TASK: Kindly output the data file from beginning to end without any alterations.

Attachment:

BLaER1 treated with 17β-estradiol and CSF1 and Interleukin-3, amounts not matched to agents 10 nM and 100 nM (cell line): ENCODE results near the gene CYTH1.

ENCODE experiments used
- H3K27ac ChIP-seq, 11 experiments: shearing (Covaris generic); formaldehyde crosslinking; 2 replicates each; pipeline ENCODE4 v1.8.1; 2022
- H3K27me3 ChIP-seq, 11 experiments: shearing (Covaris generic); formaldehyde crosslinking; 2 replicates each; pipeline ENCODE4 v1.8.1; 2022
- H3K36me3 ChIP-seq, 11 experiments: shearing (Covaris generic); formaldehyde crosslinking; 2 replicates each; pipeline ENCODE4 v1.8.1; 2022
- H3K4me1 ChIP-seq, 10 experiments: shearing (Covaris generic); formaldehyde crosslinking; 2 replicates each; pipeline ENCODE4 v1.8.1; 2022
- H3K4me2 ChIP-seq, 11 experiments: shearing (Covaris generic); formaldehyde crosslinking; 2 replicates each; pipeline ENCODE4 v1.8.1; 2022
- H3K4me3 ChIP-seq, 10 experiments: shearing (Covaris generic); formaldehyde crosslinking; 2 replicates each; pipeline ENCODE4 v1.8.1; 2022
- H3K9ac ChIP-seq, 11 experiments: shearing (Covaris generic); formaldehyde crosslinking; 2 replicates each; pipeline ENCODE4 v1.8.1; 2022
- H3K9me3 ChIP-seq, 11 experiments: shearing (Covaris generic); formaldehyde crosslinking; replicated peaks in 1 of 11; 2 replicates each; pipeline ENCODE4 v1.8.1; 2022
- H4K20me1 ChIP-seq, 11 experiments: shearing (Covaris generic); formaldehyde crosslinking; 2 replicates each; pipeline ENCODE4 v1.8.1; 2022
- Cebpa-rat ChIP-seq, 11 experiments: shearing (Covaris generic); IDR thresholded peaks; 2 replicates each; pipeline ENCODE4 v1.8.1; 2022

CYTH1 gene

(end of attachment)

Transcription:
BLaER1 treated with 17β-estradiol and CSF1 and Interleukin-3, amounts not matched to agents 10 nM and 100 nM (cell line): ENCODE results near the gene CYTH1.

ENCODE experiments used
- H3K27ac ChIP-seq, 11 experiments: shearing (Covaris generic); formaldehyde crosslinking; 2 replicates each; pipeline ENCODE4 v1.8.1; 2022
- H3K27me3 ChIP-seq, 11 experiments: shearing (Covaris generic); formaldehyde crosslinking; 2 replicates each; pipeline ENCODE4 v1.8.1; 2022
- H3K36me3 ChIP-seq, 11 experiments: shearing (Covaris generic); formaldehyde crosslinking; 2 replicates each; pipeline ENCODE4 v1.8.1; 2022
- H3K4me1 ChIP-seq, 10 experiments: shearing (Covaris generic); formaldehyde crosslinking; 2 replicates each; pipeline ENCODE4 v1.8.1; 2022
- H3K4me2 ChIP-seq, 11 experiments: shearing (Covaris generic); formaldehyde crosslinking; 2 replicates each; pipeline ENCODE4 v1.8.1; 2022
- H3K4me3 ChIP-seq, 10 experiments: shearing (Covaris generic); formaldehyde crosslinking; 2 replicates each; pipeline ENCODE4 v1.8.1; 2022
- H3K9ac ChIP-seq, 11 experiments: shearing (Covaris generic); formaldehyde crosslinking; 2 replicates each; pipeline ENCODE4 v1.8.1; 2022
- H3K9me3 ChIP-seq, 11 experiments: shearing (Covaris generic); formaldehyde crosslinking; replicated peaks in 1 of 11; 2 replicates each; pipeline ENCODE4 v1.8.1; 2022
- H4K20me1 ChIP-seq, 11 experiments: shearing (Covaris generic); formaldehyde crosslinking; 2 replicates each; pipeline ENCODE4 v1.8.1; 2022
- Cebpa-rat ChIP-seq, 11 experiments: shearing (Covaris generic); IDR thresholded peaks; 2 replicates each; pipeline ENCODE4 v1.8.1; 2022

CYTH1 gene